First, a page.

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Fritz Klinke
Admin
17 years ago

Tindeck was a blanket material 1/32″ ( .031) thick made by the Tingue Brown Co. and it came in rolls. What the actual material was I haven’t found out yet. This company also made the “Improved Satisifaction Blanket” that was .025″ thick and that was specified for cylinders with a .070 undercut only, as found on the 320, as an example. Also specified was a “monocork 1/16” thick. All this came from the same company and I found it on print LM-16, Blanket, for the 320 press. Print is dated Apr. 30, 1930. And though “Tindeck” sounds like there was a metal backing or some such thing, it appears to be formed from the name of the company, Tingue. This material had a grain to it, and the blanket dimensions show that the grain was to run long on the 19×25 1/2 blanket. Interesting is that the one change made to this drawing is dated 9/26/63, after it had been made obsolete on 8/27/63. Even when made obsolete, Vandercook was changing things. The simple answer is that Tindeck was a flexible blanket material.

The Arm
17 years ago

Dylan Fareed’s new galley height late model #14 Vandercook has a sort of thick canvas underblanket. It has a shirttail kind of like the Bar Plate die jackets. Could it be that this is what you are talking about?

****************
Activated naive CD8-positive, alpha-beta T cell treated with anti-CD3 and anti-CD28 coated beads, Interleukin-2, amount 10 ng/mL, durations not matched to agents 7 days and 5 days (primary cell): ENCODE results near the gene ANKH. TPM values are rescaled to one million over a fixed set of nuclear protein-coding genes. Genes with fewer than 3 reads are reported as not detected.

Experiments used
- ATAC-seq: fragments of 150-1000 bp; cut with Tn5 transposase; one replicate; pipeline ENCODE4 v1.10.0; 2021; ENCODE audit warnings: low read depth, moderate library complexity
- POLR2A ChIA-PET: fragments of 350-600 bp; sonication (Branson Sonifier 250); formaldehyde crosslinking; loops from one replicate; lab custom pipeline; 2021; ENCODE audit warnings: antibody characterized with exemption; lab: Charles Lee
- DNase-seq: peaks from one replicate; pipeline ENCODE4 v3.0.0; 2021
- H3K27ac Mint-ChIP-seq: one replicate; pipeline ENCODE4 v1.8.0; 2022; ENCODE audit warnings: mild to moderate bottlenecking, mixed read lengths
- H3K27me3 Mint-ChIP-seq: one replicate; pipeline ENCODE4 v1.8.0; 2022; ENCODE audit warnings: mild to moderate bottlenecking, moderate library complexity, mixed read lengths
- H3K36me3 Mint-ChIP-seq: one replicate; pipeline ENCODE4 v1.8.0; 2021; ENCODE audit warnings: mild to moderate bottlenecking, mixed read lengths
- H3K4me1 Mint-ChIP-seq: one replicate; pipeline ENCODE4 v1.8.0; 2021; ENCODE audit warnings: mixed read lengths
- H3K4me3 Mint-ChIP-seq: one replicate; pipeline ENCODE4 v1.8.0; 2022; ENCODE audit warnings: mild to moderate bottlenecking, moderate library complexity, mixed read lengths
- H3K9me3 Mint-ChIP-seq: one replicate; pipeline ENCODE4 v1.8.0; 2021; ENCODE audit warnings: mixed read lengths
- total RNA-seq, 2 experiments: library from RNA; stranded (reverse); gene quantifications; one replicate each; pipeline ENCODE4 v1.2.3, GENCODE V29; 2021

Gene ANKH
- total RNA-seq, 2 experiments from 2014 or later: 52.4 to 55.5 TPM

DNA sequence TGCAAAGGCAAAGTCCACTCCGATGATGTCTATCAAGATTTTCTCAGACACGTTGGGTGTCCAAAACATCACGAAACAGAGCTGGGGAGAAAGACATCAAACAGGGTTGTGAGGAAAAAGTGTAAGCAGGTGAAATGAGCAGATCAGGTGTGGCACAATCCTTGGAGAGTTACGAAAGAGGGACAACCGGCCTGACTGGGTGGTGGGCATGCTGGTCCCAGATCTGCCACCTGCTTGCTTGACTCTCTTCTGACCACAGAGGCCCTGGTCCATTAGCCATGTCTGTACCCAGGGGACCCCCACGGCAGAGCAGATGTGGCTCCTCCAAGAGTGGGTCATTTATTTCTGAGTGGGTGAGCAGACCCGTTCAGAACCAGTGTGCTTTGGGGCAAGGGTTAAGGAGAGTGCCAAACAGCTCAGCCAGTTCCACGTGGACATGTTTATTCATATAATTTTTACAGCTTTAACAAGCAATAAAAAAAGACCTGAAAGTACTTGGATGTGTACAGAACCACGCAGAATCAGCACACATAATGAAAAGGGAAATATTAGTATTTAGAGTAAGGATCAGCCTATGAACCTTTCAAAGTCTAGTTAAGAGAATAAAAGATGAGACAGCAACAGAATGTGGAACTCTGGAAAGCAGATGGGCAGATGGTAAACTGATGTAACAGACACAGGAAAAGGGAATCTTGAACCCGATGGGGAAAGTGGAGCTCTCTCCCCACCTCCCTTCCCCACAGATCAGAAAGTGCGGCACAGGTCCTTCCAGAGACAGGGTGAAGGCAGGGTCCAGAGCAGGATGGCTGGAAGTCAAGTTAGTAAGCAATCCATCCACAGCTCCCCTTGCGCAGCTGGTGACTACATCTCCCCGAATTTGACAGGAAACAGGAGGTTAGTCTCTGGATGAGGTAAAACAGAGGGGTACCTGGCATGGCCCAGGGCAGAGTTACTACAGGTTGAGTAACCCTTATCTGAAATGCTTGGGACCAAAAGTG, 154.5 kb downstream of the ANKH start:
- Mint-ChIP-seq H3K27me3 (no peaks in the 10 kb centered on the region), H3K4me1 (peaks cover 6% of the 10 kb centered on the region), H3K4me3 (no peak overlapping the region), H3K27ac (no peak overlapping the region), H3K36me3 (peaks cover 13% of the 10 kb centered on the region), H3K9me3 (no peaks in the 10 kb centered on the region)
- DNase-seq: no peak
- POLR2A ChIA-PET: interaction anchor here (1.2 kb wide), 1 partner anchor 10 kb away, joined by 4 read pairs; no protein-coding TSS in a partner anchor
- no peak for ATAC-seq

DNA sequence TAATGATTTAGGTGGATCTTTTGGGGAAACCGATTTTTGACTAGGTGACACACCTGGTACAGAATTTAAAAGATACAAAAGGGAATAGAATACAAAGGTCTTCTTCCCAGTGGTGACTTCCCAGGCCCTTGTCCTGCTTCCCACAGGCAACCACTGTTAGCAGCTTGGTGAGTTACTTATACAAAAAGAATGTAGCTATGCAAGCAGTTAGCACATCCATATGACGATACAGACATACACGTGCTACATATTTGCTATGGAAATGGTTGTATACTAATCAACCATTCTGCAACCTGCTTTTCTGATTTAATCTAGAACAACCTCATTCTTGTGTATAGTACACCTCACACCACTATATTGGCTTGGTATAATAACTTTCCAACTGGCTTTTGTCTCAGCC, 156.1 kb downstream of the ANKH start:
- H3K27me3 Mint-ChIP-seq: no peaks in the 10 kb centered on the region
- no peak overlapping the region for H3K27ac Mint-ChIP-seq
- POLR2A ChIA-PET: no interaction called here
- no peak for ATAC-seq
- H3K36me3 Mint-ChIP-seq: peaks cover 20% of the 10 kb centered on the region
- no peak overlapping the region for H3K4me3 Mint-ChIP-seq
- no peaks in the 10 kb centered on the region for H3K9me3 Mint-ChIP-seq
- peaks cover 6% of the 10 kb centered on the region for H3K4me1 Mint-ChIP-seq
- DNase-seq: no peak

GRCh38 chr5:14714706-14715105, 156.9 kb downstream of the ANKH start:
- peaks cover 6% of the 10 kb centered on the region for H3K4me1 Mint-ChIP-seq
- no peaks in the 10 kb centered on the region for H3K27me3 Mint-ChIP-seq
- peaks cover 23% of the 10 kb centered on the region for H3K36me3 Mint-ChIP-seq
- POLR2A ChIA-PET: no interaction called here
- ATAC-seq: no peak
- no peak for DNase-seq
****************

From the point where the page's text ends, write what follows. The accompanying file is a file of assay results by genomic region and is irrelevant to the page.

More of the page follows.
Paul Moxon, Moderator
17 years ago

I’ve not seen any description of its material or reference to its thickness. It’s undoubtedly a hard material. Does your press have a deep cylinder undercut?

Eric Holub
Editor
17 years ago

I have one catalog offering the “Tindeck blanket” for the No. 2, the 32, etc.; a later catalog just refers to a “blanket” included with the same presses.
The only 32 I’ve looked at had a heavy canvas underblanket, I think it was on its own reels. Smashed beyond repair, it was replaced with a rubber blanket. The point is to use something smooth, resilient, long-wearing.
“Tindeck” may just refer to hard-wearing, not metallic (like canvas Filson Tin Pants).

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